The day is brutally hot, there is no shade at all and I can barely stand it, so head back to the bus.  Snapping photos on my way back.

It’s hot even for the monks! 

This building is a Monk’s Center.  The streetlights look very French to me. 

Off we go to Patuxai or Victory Gate.  It was built to commemorate those who fought in the independence from France.  At first sight it is a copy of L’Arc du Triomphe in France and when I ask our guide if he doesn’t find that fact ironic he doesn’t seem to believe so.  It is, however, decorated with mythological Buddhist half female, half bird figurines (kinnari) which makes it quite Laotian on inspection.     

Other details also make uniquely Laotian.    And as I climb steps up to the top on each level there is a mini shopping mall of Lao crafts and souvenirs as well as architectural details that continue reinforcing the Laotian side of this monument.       

The view from above.   

From there, the rest of the afternoon and night is on our own.  I decide to have a mani/pedi since it’s on our way to our hotel.  Will be my first in Southeast Asia.  Unfortunately, though the ambiance was unique the service was not the best.    My feet are happy campers anyway for the little TLC I have provided them.  Little do they know that in the afternoon I will join our guide and some of the group for a walk on Vientiane’s boardwalk and will make them work all over again.

The boardwalk is a surprise.  I am finding that in laid back Vientiane there is much more to see and do than I expected.  Again I wish that I knew how to ride a bike.  Though even as it gets darker the heat is quite oppressive.    
King Anouvong overlooks all this activity.      Giving his back to the “new” aerobics craze and the free class that is held in open air behind him.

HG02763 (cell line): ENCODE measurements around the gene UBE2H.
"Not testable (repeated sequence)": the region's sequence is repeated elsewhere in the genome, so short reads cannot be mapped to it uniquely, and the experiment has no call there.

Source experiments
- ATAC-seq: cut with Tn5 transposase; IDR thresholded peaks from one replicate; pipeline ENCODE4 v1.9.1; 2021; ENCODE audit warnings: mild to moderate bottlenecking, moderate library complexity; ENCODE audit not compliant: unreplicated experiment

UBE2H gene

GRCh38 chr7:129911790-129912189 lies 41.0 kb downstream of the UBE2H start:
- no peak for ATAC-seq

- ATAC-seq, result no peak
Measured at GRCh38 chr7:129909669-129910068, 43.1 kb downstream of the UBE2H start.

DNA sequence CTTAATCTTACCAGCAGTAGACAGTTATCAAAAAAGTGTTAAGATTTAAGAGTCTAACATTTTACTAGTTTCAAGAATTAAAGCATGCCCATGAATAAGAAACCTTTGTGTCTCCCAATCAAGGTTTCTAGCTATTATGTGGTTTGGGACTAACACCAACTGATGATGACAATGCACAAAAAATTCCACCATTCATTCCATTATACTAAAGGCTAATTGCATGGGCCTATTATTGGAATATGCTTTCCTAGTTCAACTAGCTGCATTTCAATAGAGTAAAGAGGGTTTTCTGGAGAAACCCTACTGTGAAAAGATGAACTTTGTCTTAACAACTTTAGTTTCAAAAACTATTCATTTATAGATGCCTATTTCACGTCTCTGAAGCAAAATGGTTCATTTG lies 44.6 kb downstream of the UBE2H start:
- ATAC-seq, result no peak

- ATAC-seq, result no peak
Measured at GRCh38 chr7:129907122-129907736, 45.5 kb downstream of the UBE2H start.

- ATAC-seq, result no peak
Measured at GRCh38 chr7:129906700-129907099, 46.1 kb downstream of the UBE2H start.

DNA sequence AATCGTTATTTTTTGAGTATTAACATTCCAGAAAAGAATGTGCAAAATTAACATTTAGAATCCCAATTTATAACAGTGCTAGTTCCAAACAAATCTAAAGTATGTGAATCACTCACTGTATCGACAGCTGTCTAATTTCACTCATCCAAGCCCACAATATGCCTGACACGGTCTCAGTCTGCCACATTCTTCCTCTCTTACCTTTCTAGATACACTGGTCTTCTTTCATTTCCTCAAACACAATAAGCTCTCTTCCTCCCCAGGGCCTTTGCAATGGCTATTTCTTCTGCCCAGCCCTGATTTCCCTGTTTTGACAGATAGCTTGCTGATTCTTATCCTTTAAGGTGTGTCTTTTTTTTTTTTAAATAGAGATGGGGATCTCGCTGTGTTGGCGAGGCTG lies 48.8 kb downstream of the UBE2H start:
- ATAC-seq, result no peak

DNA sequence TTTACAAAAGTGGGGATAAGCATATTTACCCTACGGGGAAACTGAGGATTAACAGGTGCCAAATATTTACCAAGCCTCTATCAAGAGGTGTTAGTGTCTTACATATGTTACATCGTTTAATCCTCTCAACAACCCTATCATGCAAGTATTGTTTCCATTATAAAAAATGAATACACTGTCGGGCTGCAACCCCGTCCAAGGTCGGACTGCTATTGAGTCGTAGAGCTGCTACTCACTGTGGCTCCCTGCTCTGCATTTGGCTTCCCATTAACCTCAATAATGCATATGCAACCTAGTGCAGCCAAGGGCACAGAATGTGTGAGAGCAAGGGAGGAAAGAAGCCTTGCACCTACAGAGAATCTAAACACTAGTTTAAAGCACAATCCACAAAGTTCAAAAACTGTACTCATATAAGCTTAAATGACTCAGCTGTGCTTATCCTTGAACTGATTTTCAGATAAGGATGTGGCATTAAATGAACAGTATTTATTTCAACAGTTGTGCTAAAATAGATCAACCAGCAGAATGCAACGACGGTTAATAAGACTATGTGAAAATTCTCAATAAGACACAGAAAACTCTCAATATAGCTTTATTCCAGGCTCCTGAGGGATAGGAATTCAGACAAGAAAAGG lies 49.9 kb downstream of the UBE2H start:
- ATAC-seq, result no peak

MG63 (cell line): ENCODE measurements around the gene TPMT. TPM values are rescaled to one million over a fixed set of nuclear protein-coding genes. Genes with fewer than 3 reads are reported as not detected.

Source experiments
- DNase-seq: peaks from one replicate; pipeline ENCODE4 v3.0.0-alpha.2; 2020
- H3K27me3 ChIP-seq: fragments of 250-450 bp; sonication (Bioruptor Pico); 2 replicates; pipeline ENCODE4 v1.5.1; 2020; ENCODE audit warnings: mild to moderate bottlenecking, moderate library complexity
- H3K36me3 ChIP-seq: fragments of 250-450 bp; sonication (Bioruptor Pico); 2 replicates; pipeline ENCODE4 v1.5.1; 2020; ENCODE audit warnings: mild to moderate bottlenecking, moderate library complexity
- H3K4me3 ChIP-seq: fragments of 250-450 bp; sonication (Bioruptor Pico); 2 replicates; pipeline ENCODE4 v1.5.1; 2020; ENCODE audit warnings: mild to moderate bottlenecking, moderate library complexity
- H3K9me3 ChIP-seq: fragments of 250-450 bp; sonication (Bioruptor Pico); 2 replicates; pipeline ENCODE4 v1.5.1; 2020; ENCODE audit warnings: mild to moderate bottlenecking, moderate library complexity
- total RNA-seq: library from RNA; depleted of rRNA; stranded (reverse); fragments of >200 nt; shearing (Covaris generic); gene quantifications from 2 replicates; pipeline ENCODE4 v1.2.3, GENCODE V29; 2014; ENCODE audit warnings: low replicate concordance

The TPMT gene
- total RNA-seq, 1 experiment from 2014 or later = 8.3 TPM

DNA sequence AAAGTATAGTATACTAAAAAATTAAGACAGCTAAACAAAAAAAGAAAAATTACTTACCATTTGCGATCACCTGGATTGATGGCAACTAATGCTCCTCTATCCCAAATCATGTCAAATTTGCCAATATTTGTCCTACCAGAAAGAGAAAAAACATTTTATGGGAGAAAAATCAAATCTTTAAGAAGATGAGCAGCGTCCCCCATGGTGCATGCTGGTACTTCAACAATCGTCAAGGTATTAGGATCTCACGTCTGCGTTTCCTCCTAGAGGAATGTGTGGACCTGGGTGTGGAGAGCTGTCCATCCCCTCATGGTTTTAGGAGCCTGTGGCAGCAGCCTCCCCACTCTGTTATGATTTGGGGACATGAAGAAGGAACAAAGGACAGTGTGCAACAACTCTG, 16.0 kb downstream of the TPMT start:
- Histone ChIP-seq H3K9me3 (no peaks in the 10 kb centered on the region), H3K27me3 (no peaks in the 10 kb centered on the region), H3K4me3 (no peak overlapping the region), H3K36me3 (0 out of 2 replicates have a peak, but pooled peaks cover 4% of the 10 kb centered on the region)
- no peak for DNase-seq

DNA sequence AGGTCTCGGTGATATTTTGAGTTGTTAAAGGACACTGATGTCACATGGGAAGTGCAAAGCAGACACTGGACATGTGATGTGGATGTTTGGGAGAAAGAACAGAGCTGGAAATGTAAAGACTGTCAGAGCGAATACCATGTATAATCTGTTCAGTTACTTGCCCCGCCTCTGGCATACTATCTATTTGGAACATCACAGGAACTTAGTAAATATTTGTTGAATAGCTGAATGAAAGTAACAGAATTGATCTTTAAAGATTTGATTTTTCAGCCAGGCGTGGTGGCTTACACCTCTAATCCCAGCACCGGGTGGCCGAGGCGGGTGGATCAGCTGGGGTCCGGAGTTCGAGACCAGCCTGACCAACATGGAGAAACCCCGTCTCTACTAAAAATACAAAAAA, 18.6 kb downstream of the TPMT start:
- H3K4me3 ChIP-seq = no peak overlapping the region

Which I decide to join… for less than a minute. 

I have a feeling he wouldn’t approve of this girl’s attire, an American flag printed on her shirt.  

Alongside freestanding exercise equipment stands this banyan tree, completely ignored by most.  I just stand in front of it awed by its intricacy (and dutifully avoiding –due to highly allergic reaction to exercise- even looking at the exercise machines in front of it 🙂 

At night I join part of the group to eat a pizza, of all things, at a French restaurant in Laos.  Kinda weird, huh?

We leave Vientane, and Laos, tomorrow morning.  I, once again, will be leaving part of my heart.  The Lao people have an acceptance of all things ingrained in them by their religion.  Acceptance… something I should add to my vocabulary and to my life.    Kob chai lai lai (thank you much) Laos for giving me a life lesson.

What will Vietnam (our next destination) teach me?

 

 

Categories: BLT+ (Burma) Myanmar, Laos, Uncategorized, Vientiane | Tags: , , , , , , , , , , , , , , , , , , , , , , , , , , , , , , , , , , , , , | 17 Comments

41 Days and Counting…

It’s Saturday, Jan. 7, 2012. So the rest of the world seems to have had enough time to recover and return to real life. For those that read my blog regularly, you already know that I don’t need much recovery since I have had the most relaxing and actually pleasant of holidays. I was starting to enjoy the almost deserted streets. But, alas, everything ends and today as I head out in the Baby Blue (my Prius). I encounter way too much traffic and as I start to walk on one of my favorite streets (Honolulu Ave. in Montrose, CA) there are way too many people.